The seventy years since the end of the Second World War have seen dramatic changes in Britain’s cultural, intellectual and political climate. Old class allegiances have been challenged by new loyalties to gender, ethnicity, religion or lifestyle and a new sensibility of self-fulfilment – sometimes hedonistic, sometimes altruistic – has been born.
There have been equally seismic shifts in political ideology and public policy in this period. The Labour government of 1945 came to power with an ambitious collectivist programme, involving a planned economy and a cradle-to-grave welfare state. By 1979 the welfare state was widely attacked as a nanny state and economic planning had been discredited. The ascendant New Right sought instead to return to the economic liberalism of the last century while the Left seemed divided and in comprehensive retreat. The 1990s have seen yet another shift – away from the unbridled individualism of the Thatcher years towards a new emphasis on community, civic duty and mutual obligation.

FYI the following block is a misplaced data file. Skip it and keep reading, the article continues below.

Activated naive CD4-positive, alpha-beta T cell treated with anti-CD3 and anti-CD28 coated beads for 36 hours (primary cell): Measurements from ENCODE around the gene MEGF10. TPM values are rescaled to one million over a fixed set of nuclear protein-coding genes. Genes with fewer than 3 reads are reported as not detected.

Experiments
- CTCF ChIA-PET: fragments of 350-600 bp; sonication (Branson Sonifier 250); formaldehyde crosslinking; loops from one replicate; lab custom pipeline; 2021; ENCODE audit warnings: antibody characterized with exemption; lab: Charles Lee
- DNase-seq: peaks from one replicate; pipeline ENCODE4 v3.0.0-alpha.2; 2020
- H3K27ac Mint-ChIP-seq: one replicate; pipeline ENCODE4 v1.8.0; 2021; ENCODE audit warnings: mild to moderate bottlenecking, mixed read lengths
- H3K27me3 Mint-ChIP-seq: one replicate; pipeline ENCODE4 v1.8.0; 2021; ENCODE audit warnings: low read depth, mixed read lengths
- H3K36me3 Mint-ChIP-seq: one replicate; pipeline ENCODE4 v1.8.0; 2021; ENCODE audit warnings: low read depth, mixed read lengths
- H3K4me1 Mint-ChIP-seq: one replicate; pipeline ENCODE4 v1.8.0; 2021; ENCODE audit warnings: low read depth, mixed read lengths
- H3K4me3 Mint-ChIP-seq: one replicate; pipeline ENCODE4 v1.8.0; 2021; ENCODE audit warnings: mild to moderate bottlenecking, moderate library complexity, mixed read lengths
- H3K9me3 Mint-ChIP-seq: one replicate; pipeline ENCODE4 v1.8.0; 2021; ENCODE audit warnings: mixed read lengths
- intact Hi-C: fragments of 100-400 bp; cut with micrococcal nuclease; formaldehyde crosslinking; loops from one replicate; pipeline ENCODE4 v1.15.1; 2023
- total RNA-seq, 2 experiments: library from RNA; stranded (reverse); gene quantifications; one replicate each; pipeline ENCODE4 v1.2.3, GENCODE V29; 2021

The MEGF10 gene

In 'The Ideas that Shaped Post-War Britain', writers of the stature of James Bulpitt, Peter Clarke, José Harris, Albert Hirschman, David Marquand, Geoff Mulgan, Chris Pierson, Raymond Plant, Anthony Seldon, Robert Skidelsky and Robert Taylor give novel interpretations of this paradoxical evolution. They show how ideas once thought beyond the pale – privatisation, marketization, anti-trade union legislation – came to be seen as the norm in the 1980s, only to be challenged in turn in the 1990s, and relate these changes in the climate of ideas to transformations in the social sphere – the end of ‘jobs for life’, new sexual and cultural identities, the crises in relations between the leaders and the led. Fresh, unique and brilliantly well written, 'The Ideas that Shaped Post-War Britain' is an indispensable companion for anyone seeking to understand the course Britain has plotted in the second half of the twentieth century.